The former Executive Director of the Jewish Deaf Association, Pat Goldring, who has died aged 86, worked at the very heart of the Jewish Deaf community in London for 29 years. Born Patricia Wakeman in Greenwich, the youngest of four siblings, she married Monty Goldring at Egerton Road Synagogue in Stamford Hill in 1959. In her 20s she worked for the former Moss Empires Group, a chain of music hall theatres, where she was responsible for booking such stars of the day as Frankie Vaughan, Danny La Rue and Sammy Davis Junior.
Her first contact with the Jewish Deaf community came in September 1970, when she was interviewed for the post of a “very, very part-time” assistant to Dora Margulies, JDA organising secretary, at its Stamford Hill headquarters.
Pat’s job grew as she came into increasing contact with JDA members and took on more welfare work on their behalf. She became friends with the members, exchanging stories about their lives and, while communication wasn’t such a problem, she decided to take a British Sign Language course at the London City Lit.
Following Dora Margulies’ retirement in 1983, Pat was appointed JDA Executive Director. Under her leadership, the organisation and its welfare work for the Deaf community went from strength to strength. JDA’s Friendship Club became a Day Centre, where members could enjoy a hot lunch and afternoon activities. During the 80s, JDA began to sponsor members’ participation in sporting events and educational projects. A BSL course was launched, attended by many, including Stoke Newington police officers. Pat’s work touched many people’s lives. She celebrated simchas with members and shed tears with them when they suffered bereavement.
Always looking for ways to improve JDA services, Pat saw that profoundly deaf and hard of hearing people have different needs and she decided that an advisory service was required. In March. 1992, the first Resource & Technology Centre opened, with guest of honour broadcaster Desmond Wilcox, the late husband of Esther Rantzen, who confessed that he himself had severe hearing loss. Many hard of hearing people and professional social workers visited the Centre, and staff were invited to take their portable equipment to give talks and demonstrations, which continue to this day. In June. 1998, JDA moved to its present, purpose-built Community Centre in Woodside Park. Here Pat’s initiatives continue to flourish, with sign language classes joined by computer classes, lip-reading and discussion groups. The Technology Centre has expanded, with advice for people of all ages, faiths and all degrees of hearing loss.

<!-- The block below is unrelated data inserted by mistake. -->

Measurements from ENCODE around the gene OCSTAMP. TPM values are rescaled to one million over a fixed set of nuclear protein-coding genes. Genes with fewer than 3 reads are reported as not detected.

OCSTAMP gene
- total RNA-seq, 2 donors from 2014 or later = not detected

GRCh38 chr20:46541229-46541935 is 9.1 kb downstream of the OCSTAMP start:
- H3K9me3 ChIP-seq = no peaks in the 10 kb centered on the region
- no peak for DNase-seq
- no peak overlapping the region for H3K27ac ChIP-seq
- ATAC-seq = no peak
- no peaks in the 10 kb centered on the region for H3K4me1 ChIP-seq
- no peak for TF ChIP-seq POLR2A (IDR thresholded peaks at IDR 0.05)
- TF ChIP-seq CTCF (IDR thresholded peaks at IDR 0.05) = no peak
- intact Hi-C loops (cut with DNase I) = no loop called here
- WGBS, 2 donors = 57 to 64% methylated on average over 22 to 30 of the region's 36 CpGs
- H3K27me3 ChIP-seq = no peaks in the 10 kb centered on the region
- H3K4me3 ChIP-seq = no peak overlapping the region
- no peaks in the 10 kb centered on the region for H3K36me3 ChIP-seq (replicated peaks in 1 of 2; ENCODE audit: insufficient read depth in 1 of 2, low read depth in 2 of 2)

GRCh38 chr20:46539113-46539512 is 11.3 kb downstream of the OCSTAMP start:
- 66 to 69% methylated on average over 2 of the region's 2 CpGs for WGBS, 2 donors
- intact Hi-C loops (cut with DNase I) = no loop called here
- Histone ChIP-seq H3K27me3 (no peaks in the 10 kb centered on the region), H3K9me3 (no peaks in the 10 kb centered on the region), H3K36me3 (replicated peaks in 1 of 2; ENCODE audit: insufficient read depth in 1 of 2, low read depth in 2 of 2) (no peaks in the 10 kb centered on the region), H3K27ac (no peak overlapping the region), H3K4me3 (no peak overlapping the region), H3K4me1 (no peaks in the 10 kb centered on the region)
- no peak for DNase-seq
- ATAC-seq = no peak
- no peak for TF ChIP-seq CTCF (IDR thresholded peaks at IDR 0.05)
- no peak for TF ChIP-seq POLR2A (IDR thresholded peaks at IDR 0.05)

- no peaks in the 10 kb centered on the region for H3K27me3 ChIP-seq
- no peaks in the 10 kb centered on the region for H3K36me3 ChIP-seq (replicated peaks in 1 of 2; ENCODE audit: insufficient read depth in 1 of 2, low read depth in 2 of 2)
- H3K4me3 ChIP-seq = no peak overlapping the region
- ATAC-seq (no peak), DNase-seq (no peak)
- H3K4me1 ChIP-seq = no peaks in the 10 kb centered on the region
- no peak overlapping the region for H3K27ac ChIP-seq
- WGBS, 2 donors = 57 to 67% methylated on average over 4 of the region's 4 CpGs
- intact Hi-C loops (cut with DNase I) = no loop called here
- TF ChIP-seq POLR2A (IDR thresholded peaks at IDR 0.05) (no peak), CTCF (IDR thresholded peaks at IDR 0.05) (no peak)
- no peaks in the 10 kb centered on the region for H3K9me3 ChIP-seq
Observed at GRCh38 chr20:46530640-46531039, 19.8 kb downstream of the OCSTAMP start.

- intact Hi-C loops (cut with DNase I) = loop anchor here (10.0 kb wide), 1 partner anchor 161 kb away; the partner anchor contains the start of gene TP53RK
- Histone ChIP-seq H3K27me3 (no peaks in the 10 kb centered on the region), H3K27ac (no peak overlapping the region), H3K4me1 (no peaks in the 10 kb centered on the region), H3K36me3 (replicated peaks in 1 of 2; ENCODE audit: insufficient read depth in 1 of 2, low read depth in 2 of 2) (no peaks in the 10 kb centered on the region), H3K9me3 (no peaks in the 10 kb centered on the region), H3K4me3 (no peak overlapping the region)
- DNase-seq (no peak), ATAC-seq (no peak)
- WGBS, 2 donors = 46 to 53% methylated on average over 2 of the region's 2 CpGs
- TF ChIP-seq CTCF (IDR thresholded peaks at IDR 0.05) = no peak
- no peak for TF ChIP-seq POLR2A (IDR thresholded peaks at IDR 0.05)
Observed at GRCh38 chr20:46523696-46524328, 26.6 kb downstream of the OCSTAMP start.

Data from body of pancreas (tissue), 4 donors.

Pat retired in 1999, aged 68, with JDA by now a successful and respected organisation. She could reflect on having substantially increased awareness and support services for the deaf community.
Never one to sit still, Pat joined a U3A (University of the Third Age) reminiscence group and became Secretary of a local JACS group. The family’s world fell apart in March, 2011, however, just after Pat’s 80th birthday, when her daughter Deborah was diagnosed with aggressive cancer and passed away in Israel. Following her husband Monty’s death three years later, Pat moved into Jewish Blind & Disabled accommodation at Frances and Dick James Court in Mill Hill East, where she made many friends.
She passed away peacefully, with her younger daughter Gaynor and her niece Tracey by her side. One JDA member, upon receiving news of Pat’s death, wrote to Gaynor: “I am the only deaf person in my family. I only knew hearing people. Pat was always so warm and welcoming to me, she gave me the courage and confidence to walk into the deaf world. Because of her I now thrive in it. There is always someone in one’s life to give inspiration to others. Pat was one of them in my life.” She is survived by her daughter Gaynor.
Patricia Goldring: born March 17, 1931. Died November 27, 2017